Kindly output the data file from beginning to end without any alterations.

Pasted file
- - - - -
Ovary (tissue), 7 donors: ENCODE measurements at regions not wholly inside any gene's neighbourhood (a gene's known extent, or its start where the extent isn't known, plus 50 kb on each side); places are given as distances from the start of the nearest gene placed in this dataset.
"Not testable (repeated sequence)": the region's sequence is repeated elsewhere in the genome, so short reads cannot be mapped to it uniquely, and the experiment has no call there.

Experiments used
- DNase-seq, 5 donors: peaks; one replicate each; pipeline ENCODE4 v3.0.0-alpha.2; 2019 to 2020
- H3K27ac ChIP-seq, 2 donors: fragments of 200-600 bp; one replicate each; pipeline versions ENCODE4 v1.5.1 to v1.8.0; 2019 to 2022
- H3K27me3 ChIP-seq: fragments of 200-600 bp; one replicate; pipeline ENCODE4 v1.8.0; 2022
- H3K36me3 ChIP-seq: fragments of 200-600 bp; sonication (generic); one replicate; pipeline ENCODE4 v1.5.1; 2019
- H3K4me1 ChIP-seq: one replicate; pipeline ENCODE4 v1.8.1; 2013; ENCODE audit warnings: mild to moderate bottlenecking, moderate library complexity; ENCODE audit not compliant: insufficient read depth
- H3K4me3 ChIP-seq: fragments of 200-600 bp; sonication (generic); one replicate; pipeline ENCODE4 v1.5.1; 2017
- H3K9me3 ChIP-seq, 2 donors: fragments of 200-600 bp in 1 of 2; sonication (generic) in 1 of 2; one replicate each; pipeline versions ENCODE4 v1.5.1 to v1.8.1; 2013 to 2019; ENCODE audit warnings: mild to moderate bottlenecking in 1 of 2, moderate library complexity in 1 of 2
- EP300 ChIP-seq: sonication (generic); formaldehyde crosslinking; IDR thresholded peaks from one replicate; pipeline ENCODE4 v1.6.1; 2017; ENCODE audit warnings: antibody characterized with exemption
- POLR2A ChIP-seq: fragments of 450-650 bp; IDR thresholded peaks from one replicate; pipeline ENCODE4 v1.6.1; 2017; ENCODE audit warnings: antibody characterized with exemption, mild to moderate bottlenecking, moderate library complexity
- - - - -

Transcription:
Ovary (tissue), 7 donors: ENCODE measurements at regions not wholly inside any gene's neighbourhood (a gene's known extent, or its start where the extent isn't known, plus 50 kb on each side); places are given as distances from the start of the nearest gene placed in this dataset.
"Not testable (repeated sequence)": the region's sequence is repeated elsewhere in the genome, so short reads cannot be mapped to it uniquely, and the experiment has no call there.

Experiments used
- DNase-seq, 5 donors: peaks; one replicate each; pipeline ENCODE4 v3.0.0-alpha.2; 2019 to 2020
- H3K27ac ChIP-seq, 2 donors: fragments of 200-600 bp; one replicate each; pipeline versions ENCODE4 v1.5.1 to v1.8.0; 2019 to 2022
- H3K27me3 ChIP-seq: fragments of 200-600 bp; one replicate; pipeline ENCODE4 v1.8.0; 2022
- H3K36me3 ChIP-seq: fragments of 200-600 bp; sonication (generic); one replicate; pipeline ENCODE4 v1.5.1; 2019
- H3K4me1 ChIP-seq: one replicate; pipeline ENCODE4 v1.8.1; 2013; ENCODE audit warnings: mild to moderate bottlenecking, moderate library complexity; ENCODE audit not compliant: insufficient read depth
- H3K4me3 ChIP-seq: fragments of 200-600 bp; sonication (generic); one replicate; pipeline ENCODE4 v1.5.1; 2017
- H3K9me3 ChIP-seq, 2 donors: fragments of 200-600 bp in 1 of 2; sonication (generic) in 1 of 2; one replicate each; pipeline versions ENCODE4 v1.5.1 to v1.8.1; 2013 to 2019; ENCODE audit warnings: mild to moderate bottlenecking in 1 of 2, moderate library complexity in 1 of 2
- EP300 ChIP-seq: sonication (generic); formaldehyde crosslinking; IDR thresholded peaks from one replicate; pipeline ENCODE4 v1.6.1; 2017; ENCODE audit warnings: antibody characterized with exemption
- POLR2A ChIP-seq: fragments of 450-650 bp; IDR thresholded peaks from one replicate; pipeline ENCODE4 v1.6.1; 2017; ENCODE audit warnings: antibody characterized with exemption, mild to moderate bottlenecking, moderate library complexity